When the mother nurses her baby, her own body is changed and impacted from these acts of love and care--oxytocin is released which tends to increase the mother's sense of wellbeing and happiness. Studies have shown that even feeding the baby with a bottle (like for fathers or a care-giver who can't breastfeed), if the baby is held with a spirit of tenderness and loving care, releases oxytocin into the system.
So think of all this tenderness, cherishing, compassion, fondling in loving care that the parent feels for her child. Think of all of this in fact moving and transforming the parent at the same time it's providing increasing confidence and security for the baby. This mutual, symbiotic relationship is a metaphor for the divine relationship with us.
And then the bible text reveals a stunning reality--to memorialize this tender relationship, God has tattooed our name onto Her hand. "I have inscribed you on the palms of my hands; you are continually before me."
What art display has God drawn on Her hand to depict you me? Is it a symbol of some kind? A scene? A word or few that describe my essence? Maybe even a cross carved into Her hand with my name on it? Kind of intriguing to imagine, isn't it.
Whatever the tattoo is, She looks at it often ("continually," says the text). And every time She looks at the tattoo She's reminded of Her eternal love and tenderness for me. That's why She has the tattoo. She can never forget me. Her divine essence moves and stirs with compassion every time She sees the tattoo and thinks of me. She never forgets. Like loving and nurturing parents, She loves me without conditions. There's nothing I could ever do or not do to eradicate my identity as Her beloved child. Once a child, always a child, period, forever!
Divine body art. God's tattoo. Infinite tenderness.
The french word for tenderness is poignant. Used in conjunction with les bras ("the arms"), the related verb entendre means "to stretch out one's arms" in a gesture of welcoming love.
Picture it: God stands with outstretched arms eager to embrace you, hold you, enfold you in Her arms; to cuddle You in safety, longing, and intense compassion.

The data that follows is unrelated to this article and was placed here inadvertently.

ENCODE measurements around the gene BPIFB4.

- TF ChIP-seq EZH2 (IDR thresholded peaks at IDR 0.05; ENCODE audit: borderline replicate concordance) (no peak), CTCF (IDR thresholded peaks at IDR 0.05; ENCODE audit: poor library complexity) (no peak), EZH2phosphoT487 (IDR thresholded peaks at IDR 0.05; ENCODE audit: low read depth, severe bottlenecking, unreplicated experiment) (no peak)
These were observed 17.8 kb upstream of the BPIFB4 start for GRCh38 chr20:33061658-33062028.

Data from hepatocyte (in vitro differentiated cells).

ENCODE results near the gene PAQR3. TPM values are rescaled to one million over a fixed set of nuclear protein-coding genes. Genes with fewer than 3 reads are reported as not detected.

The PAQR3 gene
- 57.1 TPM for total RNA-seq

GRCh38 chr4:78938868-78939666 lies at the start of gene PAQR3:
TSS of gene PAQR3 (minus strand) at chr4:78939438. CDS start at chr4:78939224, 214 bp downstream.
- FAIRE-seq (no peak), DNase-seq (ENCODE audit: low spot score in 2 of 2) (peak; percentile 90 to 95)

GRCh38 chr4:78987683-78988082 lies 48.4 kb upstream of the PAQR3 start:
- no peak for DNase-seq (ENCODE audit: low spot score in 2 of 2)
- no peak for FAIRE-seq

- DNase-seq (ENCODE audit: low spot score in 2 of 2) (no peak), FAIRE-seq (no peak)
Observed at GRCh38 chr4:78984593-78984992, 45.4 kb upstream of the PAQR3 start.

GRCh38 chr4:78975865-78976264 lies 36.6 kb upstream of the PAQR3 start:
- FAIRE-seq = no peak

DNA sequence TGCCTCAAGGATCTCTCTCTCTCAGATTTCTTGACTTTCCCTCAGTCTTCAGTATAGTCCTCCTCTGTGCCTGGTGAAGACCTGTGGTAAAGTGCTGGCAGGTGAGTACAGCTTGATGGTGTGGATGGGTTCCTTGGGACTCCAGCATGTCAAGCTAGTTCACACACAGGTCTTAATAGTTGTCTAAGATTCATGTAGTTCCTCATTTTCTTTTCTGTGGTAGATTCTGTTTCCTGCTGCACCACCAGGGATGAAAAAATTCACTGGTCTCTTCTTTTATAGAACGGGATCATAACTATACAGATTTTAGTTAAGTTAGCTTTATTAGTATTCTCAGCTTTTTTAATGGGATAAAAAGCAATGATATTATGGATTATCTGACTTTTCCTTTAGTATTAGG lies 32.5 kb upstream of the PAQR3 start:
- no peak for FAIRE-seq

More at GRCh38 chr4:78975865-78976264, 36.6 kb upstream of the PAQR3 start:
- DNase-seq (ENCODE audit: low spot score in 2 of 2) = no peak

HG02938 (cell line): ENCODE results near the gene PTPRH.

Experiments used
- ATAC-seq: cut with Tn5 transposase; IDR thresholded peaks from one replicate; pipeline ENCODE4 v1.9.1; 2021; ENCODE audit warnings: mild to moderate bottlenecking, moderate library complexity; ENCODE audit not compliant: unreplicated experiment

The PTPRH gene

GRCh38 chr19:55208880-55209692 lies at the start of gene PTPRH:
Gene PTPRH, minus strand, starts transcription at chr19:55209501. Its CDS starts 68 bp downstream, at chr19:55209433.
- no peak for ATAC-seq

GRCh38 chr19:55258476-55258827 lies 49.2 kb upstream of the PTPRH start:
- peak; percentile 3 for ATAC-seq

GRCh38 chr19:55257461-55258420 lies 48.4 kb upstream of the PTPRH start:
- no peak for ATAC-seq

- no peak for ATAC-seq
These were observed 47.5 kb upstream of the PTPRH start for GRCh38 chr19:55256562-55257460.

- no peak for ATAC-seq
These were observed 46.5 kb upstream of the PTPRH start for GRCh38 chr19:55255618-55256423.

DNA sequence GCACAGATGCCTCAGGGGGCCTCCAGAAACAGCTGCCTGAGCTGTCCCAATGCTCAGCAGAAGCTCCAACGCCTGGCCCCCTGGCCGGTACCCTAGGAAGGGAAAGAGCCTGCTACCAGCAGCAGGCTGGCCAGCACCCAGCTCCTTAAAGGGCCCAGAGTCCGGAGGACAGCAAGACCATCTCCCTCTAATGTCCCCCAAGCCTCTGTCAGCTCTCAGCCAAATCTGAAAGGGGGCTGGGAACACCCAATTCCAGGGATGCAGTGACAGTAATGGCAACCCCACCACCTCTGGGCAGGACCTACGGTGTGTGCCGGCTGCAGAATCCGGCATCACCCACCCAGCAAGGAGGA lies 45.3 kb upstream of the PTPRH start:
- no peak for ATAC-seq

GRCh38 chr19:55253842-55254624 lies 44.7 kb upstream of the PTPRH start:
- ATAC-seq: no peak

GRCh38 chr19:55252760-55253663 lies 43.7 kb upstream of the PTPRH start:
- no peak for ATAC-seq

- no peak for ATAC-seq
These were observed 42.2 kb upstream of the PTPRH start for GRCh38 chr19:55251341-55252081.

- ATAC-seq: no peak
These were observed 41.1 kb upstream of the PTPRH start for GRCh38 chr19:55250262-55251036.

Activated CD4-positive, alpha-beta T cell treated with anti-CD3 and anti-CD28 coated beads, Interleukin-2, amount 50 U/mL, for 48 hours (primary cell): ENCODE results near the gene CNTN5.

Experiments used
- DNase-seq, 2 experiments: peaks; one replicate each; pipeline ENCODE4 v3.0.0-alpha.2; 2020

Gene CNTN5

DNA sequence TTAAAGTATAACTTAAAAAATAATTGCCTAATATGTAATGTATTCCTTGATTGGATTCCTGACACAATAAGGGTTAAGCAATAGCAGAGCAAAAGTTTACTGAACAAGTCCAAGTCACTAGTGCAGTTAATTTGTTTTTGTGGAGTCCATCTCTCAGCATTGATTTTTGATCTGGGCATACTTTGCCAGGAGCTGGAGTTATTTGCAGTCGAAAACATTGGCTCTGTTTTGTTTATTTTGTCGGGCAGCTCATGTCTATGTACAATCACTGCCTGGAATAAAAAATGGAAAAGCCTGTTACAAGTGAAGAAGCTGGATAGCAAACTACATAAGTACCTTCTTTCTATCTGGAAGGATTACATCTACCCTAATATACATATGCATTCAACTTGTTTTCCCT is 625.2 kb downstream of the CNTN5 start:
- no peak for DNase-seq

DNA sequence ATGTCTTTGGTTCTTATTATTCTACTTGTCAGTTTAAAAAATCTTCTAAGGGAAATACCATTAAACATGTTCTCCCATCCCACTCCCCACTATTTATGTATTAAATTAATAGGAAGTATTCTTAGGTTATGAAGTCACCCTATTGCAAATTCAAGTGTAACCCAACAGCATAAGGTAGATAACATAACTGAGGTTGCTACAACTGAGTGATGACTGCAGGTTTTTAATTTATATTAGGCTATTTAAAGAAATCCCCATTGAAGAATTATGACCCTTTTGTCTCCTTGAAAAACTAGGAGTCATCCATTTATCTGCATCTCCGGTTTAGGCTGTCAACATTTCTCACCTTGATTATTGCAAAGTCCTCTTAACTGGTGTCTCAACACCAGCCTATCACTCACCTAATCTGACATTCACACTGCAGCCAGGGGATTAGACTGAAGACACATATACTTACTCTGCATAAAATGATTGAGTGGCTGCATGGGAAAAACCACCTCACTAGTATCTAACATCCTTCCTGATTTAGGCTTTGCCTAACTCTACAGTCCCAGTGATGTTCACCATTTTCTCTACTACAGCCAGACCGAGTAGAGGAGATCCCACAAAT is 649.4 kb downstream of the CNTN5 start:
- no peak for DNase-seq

So next time I hit a moment of discouragement, self doubt, insecurity, uncertainty, loneliness, or weakness, I'm going to try to remember: my name, my picture, is tattooed on God's hand; at this very moment God is looking at it, thinking of me with absolute tenderness. And She is holding out Her arms, inviting me into Her holy embrace, that ultimate, eternal place of safety and security where I remember who I am and who God is and how loved and valued I am to Her forever.
And She's got a tattoo to prove it! I wonder what Her body art about you is like?
Twentieth century Afrikaner author and political advisor Laurens Van der Post tells the story of two brothers who lived in South Africa. The older brother was strong, tall, handsome, intelligent, an excellent athlete. His parents sent him away to an exclusive private school where he soon became an admired leader of the student body. His younger brother, six years younger, was neither good looking nor capable, and was also a hunchback. But he had one great gift. He had a magnificent singing voice.
Eventually the younger brother joined the older at the same boarding school. They were so different from each other no one knew they were related. One day in a cruel outbreak of mob psychology, a group of students ganged up on the younger brother, started making fun of him, tore off his shirt to reveal his hunchback, and then taunted, jeered and laughed at him.
The older brother, as it turns out, was in the chemistry lab trying to complete an assignment when he heard the commotion outside and went to the window to see what was happening. He saw the ugly scene with his brother in the middle of the gang being humiliated by those sadistic students. He made a painful decision – afraid of losing his popularity with the student body, he chose to not go out and face the crowd and acknowledge that the strange hunchback was his brother to put an end to the whole sorry mess. Staying in the lab and going back to his assignment, he left his brother to the mob and out of fear betrayed him by what he failed to do.